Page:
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“A New Earth” by Eckhart Tolle

Right now, I’m reading a book called “A New Earth” by Eckhart Tolle, I’m only about a quarter of the way in, but so far I’m really enjoying the perspective he gives. I enjoy “self-help” books and particularly ones that are a bit more religious but I go in waves of the type of books I like to read. I figured I might start adding some book thoughts and take-aways to my blog about what I’m learning from the books I read so you can benefit from it as well. So far, the writer has mostly talked about the ego and everything that makes up our ego. How it latches on to possessions, title, money, lifestyles, physical appearance and forms what we think is our identity. How ego satisfaction is short-lived and always wants more. If you are trying to find yourself or your “identity” in things then you will never be satisfied– you will keep consuming, keep buying. If we aren’t aware of our ego then it can easily lead to us feeling superior to others for what we have, the experiences we’ve had, how strong we are, how much we know, etc.

I’m not posting about this because I think everyone needs an ego check but just to share with you some things I’ve found interesting so far in the book. We all have our take-aways from what we read, see, or experience but here are some of mine for you to contemplate. If you’ve read this book or read the quotes and want to share your thoughts on it, I’d love to hear about it!

“Many people don’t realize until they are on their deathbed and everything external falls away that no thing ever had anything to do with who they are. In the proximity of death, the whole concept of ownership stands revealed as ultimately meaningless. In the last moments of their life, they then also realize that while they were looking throughout their lives for a more complete sense of self, what they were really looking for, their Being, had actually always already been there, but had been largely obscured by their identification with things, which ultimately means identification with their mind.”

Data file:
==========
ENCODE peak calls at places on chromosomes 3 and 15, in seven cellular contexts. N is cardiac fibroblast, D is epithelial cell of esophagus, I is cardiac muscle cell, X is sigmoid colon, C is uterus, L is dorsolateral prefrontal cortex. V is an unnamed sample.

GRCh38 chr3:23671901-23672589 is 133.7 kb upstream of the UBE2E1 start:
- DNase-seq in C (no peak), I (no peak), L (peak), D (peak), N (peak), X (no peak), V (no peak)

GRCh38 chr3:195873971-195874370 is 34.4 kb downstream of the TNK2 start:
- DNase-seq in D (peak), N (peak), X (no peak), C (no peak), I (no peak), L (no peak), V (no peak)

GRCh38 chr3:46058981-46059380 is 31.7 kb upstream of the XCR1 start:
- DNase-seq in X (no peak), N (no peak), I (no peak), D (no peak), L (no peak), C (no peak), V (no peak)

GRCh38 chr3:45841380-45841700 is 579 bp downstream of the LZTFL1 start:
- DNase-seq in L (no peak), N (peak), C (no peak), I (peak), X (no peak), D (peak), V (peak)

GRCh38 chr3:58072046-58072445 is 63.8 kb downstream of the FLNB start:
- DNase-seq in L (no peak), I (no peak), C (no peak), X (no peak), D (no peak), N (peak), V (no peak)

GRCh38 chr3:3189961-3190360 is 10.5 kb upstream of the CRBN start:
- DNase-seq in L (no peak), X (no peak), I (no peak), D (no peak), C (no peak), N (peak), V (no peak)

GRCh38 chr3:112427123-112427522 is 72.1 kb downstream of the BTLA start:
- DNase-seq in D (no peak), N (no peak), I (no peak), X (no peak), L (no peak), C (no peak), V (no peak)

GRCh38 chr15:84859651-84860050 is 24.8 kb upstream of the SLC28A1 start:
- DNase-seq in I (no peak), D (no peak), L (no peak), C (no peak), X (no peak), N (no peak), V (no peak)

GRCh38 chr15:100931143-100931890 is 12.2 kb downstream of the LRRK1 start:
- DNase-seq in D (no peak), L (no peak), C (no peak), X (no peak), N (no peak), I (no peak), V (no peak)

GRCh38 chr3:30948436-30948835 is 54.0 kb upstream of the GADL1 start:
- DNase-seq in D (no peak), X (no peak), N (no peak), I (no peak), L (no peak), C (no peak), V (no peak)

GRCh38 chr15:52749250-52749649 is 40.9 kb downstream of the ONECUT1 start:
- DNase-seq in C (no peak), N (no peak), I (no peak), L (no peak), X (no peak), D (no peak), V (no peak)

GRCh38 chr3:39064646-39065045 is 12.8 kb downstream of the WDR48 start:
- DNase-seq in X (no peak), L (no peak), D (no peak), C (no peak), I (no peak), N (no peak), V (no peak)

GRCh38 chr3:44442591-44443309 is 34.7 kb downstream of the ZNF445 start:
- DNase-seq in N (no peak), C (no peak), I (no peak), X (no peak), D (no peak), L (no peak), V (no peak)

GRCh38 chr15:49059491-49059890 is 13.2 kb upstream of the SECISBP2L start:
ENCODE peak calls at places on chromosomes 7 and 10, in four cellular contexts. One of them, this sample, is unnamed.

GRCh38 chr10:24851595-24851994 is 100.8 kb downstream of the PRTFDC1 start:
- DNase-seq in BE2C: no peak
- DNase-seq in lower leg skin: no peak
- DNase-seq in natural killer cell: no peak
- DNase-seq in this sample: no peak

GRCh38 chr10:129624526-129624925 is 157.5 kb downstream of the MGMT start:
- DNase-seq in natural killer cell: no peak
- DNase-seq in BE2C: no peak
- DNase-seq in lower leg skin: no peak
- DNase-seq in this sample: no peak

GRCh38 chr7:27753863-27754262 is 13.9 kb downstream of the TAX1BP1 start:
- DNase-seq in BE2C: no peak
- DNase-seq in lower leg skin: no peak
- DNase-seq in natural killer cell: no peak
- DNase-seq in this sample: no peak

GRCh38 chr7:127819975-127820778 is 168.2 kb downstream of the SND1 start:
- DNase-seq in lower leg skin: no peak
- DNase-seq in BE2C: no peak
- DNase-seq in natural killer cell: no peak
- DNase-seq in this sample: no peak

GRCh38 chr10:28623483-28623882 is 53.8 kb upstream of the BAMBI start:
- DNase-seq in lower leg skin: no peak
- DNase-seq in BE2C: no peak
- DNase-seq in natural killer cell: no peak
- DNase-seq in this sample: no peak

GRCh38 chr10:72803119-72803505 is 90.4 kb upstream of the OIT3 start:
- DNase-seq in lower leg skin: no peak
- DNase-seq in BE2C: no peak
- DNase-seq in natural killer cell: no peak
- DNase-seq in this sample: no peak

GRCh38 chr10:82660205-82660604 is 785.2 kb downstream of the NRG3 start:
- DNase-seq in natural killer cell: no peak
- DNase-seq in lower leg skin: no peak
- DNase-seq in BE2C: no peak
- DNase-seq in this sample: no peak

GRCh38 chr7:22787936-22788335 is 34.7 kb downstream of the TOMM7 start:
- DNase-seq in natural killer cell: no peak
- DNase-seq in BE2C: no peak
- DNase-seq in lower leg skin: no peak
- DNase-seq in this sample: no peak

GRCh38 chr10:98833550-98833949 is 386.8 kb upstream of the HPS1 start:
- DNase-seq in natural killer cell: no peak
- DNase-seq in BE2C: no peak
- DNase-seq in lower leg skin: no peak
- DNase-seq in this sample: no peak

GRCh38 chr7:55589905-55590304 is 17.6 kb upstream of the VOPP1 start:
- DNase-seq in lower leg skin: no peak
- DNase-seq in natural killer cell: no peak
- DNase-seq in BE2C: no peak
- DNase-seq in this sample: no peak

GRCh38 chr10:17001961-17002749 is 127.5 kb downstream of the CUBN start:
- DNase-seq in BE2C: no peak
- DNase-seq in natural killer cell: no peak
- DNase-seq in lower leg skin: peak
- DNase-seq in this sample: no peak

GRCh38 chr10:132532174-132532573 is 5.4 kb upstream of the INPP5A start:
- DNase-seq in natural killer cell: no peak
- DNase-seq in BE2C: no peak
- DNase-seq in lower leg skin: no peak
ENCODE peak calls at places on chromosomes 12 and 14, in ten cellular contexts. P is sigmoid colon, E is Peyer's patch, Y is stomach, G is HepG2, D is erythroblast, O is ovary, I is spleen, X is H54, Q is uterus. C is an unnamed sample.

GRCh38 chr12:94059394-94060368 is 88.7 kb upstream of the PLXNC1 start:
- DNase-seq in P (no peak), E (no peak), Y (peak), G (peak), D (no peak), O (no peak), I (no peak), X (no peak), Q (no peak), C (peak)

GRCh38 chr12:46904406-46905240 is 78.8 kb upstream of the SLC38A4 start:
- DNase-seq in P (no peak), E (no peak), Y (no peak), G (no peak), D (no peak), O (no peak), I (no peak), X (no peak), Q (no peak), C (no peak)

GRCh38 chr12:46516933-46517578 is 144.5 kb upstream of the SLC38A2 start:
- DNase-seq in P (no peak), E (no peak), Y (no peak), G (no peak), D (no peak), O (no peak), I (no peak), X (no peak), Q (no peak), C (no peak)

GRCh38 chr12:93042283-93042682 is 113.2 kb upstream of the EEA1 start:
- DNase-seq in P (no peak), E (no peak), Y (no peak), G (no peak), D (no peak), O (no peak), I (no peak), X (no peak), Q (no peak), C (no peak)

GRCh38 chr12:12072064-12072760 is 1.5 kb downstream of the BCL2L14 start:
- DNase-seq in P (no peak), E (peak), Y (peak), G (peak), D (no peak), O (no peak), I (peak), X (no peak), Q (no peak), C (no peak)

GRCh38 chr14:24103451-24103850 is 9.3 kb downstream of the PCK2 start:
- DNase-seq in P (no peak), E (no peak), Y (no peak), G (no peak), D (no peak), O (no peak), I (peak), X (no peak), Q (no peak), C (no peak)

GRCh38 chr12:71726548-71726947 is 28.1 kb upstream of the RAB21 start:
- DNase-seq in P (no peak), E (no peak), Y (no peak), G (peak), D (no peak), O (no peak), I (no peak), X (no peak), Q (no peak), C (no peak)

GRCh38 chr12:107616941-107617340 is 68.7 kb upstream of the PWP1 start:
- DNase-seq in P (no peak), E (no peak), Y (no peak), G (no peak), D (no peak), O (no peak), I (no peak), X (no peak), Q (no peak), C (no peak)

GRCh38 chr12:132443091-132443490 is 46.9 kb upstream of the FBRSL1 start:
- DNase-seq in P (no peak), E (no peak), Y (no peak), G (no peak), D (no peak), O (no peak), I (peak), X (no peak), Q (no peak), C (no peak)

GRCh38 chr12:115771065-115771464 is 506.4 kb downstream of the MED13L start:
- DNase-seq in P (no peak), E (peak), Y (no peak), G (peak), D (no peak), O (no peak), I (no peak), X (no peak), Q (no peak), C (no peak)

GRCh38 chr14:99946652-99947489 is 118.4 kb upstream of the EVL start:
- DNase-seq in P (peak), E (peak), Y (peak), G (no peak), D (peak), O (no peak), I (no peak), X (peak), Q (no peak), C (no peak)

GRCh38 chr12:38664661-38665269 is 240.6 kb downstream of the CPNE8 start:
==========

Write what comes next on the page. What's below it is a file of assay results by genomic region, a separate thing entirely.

I think about this a lot actually. Sure, having a nice house and the best gym outfit is great but is that what I’m going to think about when I’m about to die? Probably not, I assume I’m going to think about what I did with my life that was fulfilling and with purpose. Did I maintain good relationships with the people that are closest to me? Was I a genuinely caring person or did I burn a lot of bridges in my life? Did I fulfill my dreams and see all the places I wanted to see? Did I help people? What do you think you would think about in that moment?

“Renunciation of possessions, however, will not automatically free you of the ego. It will attempt to ensure its survival by finding something else to identify with, for example, a mental image of yourself as someone who has transcended all interest in material possessions and is therefore superior, is more spiritual than others.” 

“If you take away one kind of identification the ego will quickly find another.” 

This is interesting because this trap is so easy to fall into. Trying to be a better person by giving to the poor, volunteering, or whatever it may be but then having this feeling of being superior to those that don’t. That somehow we are better than others because we did something we thought was selfless or humble. The book talks about being aware of your ego and I think that is one of the best things we can do. We are all human and our thoughts can get the best of us sometimes, but being aware of those thoughts and trying to redirect them is a really good start.